Reversibility of Defective Hematopoiesis Caused by Telomere Shortening in Telomerase Knockout Mice

A. Raval et al (2015)

Telomere shortening is common in bone marrow failure syndromes such as dyskeratosis congenita (DC), aplastic anemia (AA) and myelodysplastic syndromes (MDS). We have employed a reversible murine model of telomerase deficiency to compare the dependence of erythroid and myeloid lineage differentiation on telomerase activity. -/- These data establish a direct link between the loss of TERT activity, telomere shortening and defective erythropoiesis and suggest that novel strategies to restore telomerase function may have an important role in the treatment of the resulting anemia.

Potential paediatric interest of imetelstat suggested by PDCO

European Medicins Agency, Paediatric Committee (PDCO) Minutes for the meeting on 15 - 17 July 2015

Summary of committee discussion:
The applicability of the class waiver to the planned therapeutic indication was confirmed. Potential paediatric interest of this medicine suggested by PDCO:
myelodysplastic syndromes, acute myeloid leukaemia,neuroblastoma, Wilms tumour, hepatoblastoma,Ewing sarcoma and central nervous system tumours.

(Rapporteur: Sylvie Benchetri)

Human endometrial epithelial telomerase is important for epithelial proliferation and glandular formation with potential implications in endometriosis.

A. Valentijn et al (2015)

The observed effects of telomerase inhibition in vitro on epithelial cell proliferation, suggest that telomerase might be an attractive target in developing new therapies for proliferative disorders of the endometrium, such as endometriosis.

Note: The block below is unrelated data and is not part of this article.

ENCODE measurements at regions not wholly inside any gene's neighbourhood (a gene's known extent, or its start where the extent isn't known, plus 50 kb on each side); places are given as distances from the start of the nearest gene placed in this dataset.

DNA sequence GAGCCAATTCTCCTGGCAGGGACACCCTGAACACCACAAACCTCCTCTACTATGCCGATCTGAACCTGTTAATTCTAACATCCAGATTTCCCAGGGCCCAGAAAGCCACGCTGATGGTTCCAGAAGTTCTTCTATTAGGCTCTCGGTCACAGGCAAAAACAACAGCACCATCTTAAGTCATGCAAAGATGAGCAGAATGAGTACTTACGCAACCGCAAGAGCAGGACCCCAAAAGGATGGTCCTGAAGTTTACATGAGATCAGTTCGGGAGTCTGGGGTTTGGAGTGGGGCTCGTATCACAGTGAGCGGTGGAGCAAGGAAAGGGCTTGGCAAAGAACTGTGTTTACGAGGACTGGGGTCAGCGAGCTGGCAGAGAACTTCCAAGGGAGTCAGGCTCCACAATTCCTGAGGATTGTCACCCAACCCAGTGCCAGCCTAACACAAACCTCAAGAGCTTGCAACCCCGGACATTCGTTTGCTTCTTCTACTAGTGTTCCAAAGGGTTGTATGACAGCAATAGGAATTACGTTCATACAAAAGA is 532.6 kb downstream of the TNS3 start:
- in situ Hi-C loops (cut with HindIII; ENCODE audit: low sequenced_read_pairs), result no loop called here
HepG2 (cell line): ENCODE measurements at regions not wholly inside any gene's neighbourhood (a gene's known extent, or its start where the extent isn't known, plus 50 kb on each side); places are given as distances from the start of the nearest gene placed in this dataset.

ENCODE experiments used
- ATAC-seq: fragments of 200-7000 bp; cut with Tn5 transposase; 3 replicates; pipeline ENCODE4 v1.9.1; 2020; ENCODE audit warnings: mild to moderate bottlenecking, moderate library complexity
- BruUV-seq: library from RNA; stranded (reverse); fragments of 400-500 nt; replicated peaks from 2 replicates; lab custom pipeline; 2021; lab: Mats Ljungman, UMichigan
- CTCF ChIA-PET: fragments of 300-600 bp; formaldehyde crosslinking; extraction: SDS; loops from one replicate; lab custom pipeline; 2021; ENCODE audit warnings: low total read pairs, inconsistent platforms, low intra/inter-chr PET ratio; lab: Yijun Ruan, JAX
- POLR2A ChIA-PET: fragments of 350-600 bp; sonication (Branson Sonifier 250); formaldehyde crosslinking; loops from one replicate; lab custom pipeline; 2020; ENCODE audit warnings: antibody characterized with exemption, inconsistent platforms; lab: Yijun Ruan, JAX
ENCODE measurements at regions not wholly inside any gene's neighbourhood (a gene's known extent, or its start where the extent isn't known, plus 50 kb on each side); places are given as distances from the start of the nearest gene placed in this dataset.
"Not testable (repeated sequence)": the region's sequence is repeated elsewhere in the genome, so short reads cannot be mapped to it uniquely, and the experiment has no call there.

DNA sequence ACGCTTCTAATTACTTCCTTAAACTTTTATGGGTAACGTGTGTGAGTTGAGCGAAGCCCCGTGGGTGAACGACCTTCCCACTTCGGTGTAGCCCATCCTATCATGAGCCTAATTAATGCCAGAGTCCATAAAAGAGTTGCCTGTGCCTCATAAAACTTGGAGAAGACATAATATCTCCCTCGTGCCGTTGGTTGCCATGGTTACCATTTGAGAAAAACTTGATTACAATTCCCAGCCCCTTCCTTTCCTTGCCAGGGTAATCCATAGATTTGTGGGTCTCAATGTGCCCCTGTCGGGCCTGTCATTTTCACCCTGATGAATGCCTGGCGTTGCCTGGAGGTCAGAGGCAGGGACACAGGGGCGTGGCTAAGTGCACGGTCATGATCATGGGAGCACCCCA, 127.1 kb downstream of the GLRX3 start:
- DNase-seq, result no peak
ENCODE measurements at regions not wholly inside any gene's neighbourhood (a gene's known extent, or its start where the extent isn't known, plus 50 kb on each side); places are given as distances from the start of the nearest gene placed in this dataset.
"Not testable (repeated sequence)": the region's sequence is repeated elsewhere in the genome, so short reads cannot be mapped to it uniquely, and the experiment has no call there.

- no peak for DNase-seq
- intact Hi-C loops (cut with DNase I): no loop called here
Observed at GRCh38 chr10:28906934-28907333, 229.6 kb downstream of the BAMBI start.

Telomere and Telomerase: From Discovery to Cancer Treatment

A. Rezaeifar et al. (2015)

Increased telomerase activity provides cancer cells with unlimited proliferative potential and is one of the hallmarks of cancer. This article provides a basic understanding of telomere and telomerase in cancer and summarizes some potential therapeutic approaches used for strategic targeting of the telomerase enzyme (including imetelstat).

About 90% of cancers need a high level of this enzyme to continue cell multiplication. Since this enzyme set is absent in normal cells, or present at a very low level, use of telomerase inhibitors cannot have significant effects on normal cells. Conclusion: since telomerase is expressed in 90% of cancer cells, its inhibition can be considered as a goal of cancer treatment.

(Gene, Cell and Tissue)

Telomerase inhibition improves tumor response to radiotherapy in a murine orthotopic model of human glioblastoma

D. Poncet et al (2015)

Glioblastoma (GBM) is the most frequent and aggressive type of adult brain tumor. Telomerase inhibitors are promising options to treat GBM. These inhibitors increase the response to radiotherapy (RT), in vitro as well as in vivo. We used a murine orthotopic model of human GBM and μMRI imaging to evaluate the efficacy of Imetelstat alone and combined with RT. Using a clinically established protocol, we demonstrated that Imetelstat significantly: (i) inhibited the TA in the very center of the tumor, (ii) reduced tumor volume as a proportion of TA inhibition, and (iii) increased the response to RT, in terms of tumor volume regression and survival increase.


The HSP90 inhibitor alvespimycin enhances the potency of telomerase inhibition by imetelstat in human osteosarcoma

Y. Hu et al. (2015)

This study evaluated the effect of the telomerase inhibitor imetelstat in pre-clinical models of human osteosarcoma. Because the chaperone molecule HSP90 facilitates the assembly of telomerase protein, the ability of the HSP90 inhibitor alvespimycin to potentiate the effect of the telomerase inhibitor was assessed. In conclusion, HSP90 inhibition enhanced the effect of telomerase inhibition in pre-clinical models of osteosarcoma. Dual targeting of telomerase and HSP90 warrants further investigation as a therapeutic strategy.